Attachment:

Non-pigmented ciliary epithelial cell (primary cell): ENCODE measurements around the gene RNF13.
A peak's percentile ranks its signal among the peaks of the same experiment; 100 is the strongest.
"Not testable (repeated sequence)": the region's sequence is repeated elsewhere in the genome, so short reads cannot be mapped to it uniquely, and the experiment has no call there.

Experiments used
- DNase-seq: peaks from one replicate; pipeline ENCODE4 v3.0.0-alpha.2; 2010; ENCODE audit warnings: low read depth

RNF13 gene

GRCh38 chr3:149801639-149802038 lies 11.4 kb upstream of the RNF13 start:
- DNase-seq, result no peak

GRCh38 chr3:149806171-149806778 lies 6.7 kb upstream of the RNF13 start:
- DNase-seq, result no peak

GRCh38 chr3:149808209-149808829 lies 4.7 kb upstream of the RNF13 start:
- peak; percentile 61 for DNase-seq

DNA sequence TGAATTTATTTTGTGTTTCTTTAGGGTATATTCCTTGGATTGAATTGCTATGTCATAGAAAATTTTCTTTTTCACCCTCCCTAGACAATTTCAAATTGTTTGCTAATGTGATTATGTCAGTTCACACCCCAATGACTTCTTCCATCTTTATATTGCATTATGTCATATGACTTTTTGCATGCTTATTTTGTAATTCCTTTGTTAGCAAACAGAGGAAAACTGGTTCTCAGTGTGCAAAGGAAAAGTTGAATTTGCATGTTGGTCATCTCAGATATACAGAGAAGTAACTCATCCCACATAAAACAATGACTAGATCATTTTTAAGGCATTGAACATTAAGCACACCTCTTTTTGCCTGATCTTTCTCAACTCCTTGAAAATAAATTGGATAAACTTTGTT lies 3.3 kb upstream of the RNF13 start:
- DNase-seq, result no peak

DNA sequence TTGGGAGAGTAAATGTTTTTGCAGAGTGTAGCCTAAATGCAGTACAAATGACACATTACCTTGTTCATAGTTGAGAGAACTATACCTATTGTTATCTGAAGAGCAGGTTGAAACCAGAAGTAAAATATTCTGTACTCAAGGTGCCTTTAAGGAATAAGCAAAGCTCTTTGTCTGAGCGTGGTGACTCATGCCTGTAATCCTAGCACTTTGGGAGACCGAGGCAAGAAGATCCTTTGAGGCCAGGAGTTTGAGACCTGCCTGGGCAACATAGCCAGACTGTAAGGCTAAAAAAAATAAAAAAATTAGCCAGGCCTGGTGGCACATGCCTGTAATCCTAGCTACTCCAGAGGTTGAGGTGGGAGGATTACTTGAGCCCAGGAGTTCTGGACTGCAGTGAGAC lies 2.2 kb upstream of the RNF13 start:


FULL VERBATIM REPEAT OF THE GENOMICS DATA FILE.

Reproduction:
Non-pigmented ciliary epithelial cell (primary cell): ENCODE measurements around the gene RNF13.
A peak's percentile ranks its signal among the peaks of the same experiment; 100 is the strongest.
"Not testable (repeated sequence)": the region's sequence is repeated elsewhere in the genome, so short reads cannot be mapped to it uniquely, and the experiment has no call there.

Experiments used
- DNase-seq: peaks from one replicate; pipeline ENCODE4 v3.0.0-alpha.2; 2010; ENCODE audit warnings: low read depth

RNF13 gene

GRCh38 chr3:149801639-149802038 lies 11.4 kb upstream of the RNF13 start:
- DNase-seq, result no peak

GRCh38 chr3:149806171-149806778 lies 6.7 kb upstream of the RNF13 start:
- DNase-seq, result no peak

GRCh38 chr3:149808209-149808829 lies 4.7 kb upstream of the RNF13 start:
- peak; percentile 61 for DNase-seq

DNA sequence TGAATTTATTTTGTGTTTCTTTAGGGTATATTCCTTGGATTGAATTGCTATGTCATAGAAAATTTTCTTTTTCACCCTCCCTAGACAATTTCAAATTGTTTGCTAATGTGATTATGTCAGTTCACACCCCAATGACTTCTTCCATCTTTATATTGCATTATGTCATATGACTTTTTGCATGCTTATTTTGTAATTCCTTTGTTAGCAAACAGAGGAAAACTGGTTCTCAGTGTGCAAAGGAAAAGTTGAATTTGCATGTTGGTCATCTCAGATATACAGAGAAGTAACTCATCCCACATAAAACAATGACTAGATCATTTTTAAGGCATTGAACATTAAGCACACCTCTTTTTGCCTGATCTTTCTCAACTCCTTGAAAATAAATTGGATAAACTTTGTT lies 3.3 kb upstream of the RNF13 start:
- DNase-seq, result no peak

DNA sequence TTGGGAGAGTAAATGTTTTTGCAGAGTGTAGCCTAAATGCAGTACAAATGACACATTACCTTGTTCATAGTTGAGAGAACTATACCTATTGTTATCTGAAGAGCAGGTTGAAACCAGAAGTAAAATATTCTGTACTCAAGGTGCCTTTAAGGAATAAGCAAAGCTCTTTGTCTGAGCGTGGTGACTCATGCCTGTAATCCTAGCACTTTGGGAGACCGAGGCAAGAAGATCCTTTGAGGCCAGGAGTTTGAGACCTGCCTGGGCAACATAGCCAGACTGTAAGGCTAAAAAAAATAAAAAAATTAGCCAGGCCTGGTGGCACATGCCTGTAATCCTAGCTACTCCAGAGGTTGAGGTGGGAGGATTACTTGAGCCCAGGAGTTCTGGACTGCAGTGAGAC lies 2.2 kb upstream of the RNF13 start: